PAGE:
Tell It Like It Is

Tell It Like It Is If an election to select the people who decide the future development of our community was held tomorrow, they'd all be turfed from office. Problem is, they're not elected. Contrary to popular belief, it's not City Council which has this power but rather the non-elected, faceless, development-friendly folks known as the Ontario Land Tribunal, to whom the Province bestows final authority over all land use decisions. These people are unreachable and untouchable - except by the Ontario government that put them there, and I expect that over the next year this body will approve many developments much larger than your city government wants and much larger than the community can absorb. It may take a while to notice the difference but by the time you do, the problems will take decades to fix. Problems like schools being so crowded that kids will need to be bused far outside their neighbourhoods, child care centres with such long waiting lists that it'll be hard for parents to find a spot, subways that are overcrowded again just after we spend billions increasing capacity. Some would say that these are problems we already have, and to some extent that is true. But nothing like the extent to which we are going to have them. The large buildings you see along Yonge Street now were all built in accordance with the North York Secondary Plan, a forward-thinking roadmap created by Willowdale community leaders working with then-Mayor Mel Lastman. For decades, few tried to get around these plans and, on issues such as exceeding densities around which Willowdale was planned, none were successful. The major turning point came two years ago when the current Provincial government undid the policy which, in effect, gave the City the ability to reject development which didn't follow its Official Plan – a set of planning rules designed to encourage intensification such as we've seen in Willowdale, but to rein in excessive development which went beyond our ability to maintain livable communities. In short, it reinstated the Ontario Municipal Board, which the previous government had belatedly done away with, and renamed it the Ontario Land Tribunal. It has proven to be the OMB on steroids. Last month, the Land Tribunal approved a massive development near the northeast corner of Yonge and Cummer, with buildings denser than those above the junction of two subway lines at Yonge and Sheppard. The Official Plan Amendment requested by the applicant (Ghods) contained properties he didn't own, including at least one owned and lived in by long-time residents who didn't want to be part of any redevelopment. There were several other troubling components of the decision – the developers' preferred location for parkland, for example, which the appeal body didn't have jurisdiction over but approved anyway. Perhaps the biggest kick in the head is that the decision was based largely on proximity to a Cummer subway station, despite City evidence that the station might not be going ahead and an announcement from another provincial body, before the decision was rendered, that the Cummer station had indeed, in effect, been cancelled. Here are just some of the other obnoxiously-oversized development proposals currently beating a path towards the Ontario Land Tribunal (formerly the Ontario Municipal Board):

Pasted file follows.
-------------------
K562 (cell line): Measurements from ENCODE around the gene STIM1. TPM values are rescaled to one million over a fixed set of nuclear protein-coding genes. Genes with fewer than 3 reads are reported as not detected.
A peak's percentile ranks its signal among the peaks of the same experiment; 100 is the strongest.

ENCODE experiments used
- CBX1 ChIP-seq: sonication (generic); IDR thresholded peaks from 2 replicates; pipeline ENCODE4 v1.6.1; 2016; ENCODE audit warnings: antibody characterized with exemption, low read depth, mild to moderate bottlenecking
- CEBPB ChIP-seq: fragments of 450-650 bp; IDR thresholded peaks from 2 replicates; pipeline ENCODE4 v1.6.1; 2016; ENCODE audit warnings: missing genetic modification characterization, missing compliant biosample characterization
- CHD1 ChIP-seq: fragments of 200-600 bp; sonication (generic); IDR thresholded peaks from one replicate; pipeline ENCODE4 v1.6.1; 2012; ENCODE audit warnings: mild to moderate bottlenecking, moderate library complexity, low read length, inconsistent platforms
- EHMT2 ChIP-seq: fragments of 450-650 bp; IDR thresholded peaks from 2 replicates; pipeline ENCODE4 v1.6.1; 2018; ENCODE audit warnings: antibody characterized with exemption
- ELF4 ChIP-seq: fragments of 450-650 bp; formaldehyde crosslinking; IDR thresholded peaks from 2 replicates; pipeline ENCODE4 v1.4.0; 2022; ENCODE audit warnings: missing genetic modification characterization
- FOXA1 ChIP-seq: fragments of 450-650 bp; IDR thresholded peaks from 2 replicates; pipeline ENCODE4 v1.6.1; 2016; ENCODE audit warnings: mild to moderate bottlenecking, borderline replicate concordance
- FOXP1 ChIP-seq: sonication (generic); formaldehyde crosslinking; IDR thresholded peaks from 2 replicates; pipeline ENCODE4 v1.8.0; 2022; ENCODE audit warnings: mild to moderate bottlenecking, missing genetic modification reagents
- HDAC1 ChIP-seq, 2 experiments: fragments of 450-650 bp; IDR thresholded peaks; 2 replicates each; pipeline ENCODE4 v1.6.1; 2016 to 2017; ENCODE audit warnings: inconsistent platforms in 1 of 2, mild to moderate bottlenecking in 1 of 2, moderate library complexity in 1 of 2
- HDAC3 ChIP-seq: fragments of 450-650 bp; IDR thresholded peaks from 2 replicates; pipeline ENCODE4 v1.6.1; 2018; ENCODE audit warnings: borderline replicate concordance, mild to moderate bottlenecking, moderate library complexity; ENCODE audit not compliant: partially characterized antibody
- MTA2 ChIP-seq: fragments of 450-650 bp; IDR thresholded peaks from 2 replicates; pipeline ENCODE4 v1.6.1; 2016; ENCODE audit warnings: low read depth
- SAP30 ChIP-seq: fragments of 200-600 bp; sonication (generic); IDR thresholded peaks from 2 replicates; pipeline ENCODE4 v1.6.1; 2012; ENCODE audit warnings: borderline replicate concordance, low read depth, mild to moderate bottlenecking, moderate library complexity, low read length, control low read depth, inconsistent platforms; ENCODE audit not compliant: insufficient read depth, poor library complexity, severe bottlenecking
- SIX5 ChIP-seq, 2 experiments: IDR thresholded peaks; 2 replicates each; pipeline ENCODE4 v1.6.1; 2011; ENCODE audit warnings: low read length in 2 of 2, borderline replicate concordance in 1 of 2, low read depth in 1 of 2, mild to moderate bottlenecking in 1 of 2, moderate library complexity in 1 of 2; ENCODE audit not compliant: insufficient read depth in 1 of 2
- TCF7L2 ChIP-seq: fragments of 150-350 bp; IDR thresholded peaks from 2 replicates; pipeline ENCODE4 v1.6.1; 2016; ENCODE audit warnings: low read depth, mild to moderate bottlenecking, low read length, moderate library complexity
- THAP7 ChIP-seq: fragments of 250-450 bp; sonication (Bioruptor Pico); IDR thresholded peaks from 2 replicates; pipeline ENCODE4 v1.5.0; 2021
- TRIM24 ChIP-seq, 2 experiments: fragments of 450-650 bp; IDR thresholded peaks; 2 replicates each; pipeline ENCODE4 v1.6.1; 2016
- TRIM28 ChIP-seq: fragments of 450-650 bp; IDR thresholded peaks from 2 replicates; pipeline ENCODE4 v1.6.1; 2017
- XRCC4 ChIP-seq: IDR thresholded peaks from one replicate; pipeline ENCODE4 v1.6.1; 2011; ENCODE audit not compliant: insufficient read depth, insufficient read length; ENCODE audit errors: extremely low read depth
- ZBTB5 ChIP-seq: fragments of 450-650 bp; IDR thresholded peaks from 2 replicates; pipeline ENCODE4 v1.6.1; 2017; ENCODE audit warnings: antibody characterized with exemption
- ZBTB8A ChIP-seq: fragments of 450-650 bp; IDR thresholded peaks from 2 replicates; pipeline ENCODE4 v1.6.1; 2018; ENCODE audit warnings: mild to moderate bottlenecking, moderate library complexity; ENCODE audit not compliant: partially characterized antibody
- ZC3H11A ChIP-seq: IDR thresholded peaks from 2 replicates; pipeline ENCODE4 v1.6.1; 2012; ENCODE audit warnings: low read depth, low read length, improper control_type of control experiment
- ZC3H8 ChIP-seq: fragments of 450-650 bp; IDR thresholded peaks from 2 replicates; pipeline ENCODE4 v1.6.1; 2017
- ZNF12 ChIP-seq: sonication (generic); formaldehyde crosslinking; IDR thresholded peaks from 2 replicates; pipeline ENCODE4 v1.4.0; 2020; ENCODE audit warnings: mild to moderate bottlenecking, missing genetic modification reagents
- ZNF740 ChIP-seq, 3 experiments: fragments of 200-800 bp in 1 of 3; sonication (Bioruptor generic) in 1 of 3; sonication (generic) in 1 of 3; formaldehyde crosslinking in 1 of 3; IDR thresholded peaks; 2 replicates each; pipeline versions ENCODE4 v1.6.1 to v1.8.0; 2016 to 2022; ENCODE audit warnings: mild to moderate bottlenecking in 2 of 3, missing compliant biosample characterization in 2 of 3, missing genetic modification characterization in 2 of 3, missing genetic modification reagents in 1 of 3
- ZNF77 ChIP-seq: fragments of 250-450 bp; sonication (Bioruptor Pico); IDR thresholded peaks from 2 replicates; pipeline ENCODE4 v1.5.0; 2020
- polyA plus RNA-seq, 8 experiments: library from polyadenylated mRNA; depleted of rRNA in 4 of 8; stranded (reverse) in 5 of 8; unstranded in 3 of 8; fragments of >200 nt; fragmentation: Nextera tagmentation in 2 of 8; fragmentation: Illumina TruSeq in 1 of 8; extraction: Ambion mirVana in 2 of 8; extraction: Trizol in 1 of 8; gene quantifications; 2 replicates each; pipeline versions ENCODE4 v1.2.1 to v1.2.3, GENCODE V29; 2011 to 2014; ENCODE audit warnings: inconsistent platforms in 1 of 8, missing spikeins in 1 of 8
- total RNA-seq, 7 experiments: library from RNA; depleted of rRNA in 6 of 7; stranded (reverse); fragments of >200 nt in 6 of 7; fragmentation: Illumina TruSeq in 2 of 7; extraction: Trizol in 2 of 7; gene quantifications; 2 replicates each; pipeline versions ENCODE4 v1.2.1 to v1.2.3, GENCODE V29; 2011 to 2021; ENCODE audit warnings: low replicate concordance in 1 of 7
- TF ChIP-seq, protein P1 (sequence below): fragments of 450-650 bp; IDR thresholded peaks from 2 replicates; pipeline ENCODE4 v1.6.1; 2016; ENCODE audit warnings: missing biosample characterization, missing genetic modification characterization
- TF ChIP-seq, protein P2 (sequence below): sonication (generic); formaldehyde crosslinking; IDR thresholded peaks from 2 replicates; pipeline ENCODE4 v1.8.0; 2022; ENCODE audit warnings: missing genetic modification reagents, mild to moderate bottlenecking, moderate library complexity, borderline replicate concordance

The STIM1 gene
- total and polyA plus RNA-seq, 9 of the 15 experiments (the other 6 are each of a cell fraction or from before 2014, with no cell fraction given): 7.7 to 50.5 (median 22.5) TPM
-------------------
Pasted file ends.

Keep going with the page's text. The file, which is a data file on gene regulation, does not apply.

• At Yonge and Parkview – a 42-story tower at more than twice the density allowed by the Official Plan.

  • At Yonge and Hillcrest – another 42-storey tower more than double the allowable density.

  • At Avondale/Glendora just east of Yonge – another proposal at more than double the allowable density

  • At 2-12 Oakburn – two highrise towers, much larger than what what was previously approved for the site, creating major impacts on adjacent homes on Avondale, in the neighbourhood

  • At Finch and Grantbrook – on a site which has been flipped several times recently, with each owner asking for higher densities, a proposal which threatens to seriously undermine the Finch Secondary Plan.

The applicants for all of these proposals know that City Council is very unlikely to approve them. They don't care. They're betting big bucks that the Ontario Land Tribunal will. The Government's spin doctors try to pretend that allowing developers to stomp all over the rules makes housing more affordable. It doesn't. The elimination of rules creates rampant land speculation and property flipping, which artificially drives up the price of housing. To those who want to pretend that any of this isn't about helping developers, or that it is somehow good for us, I refer you to the words of the great Aaron Neville. -John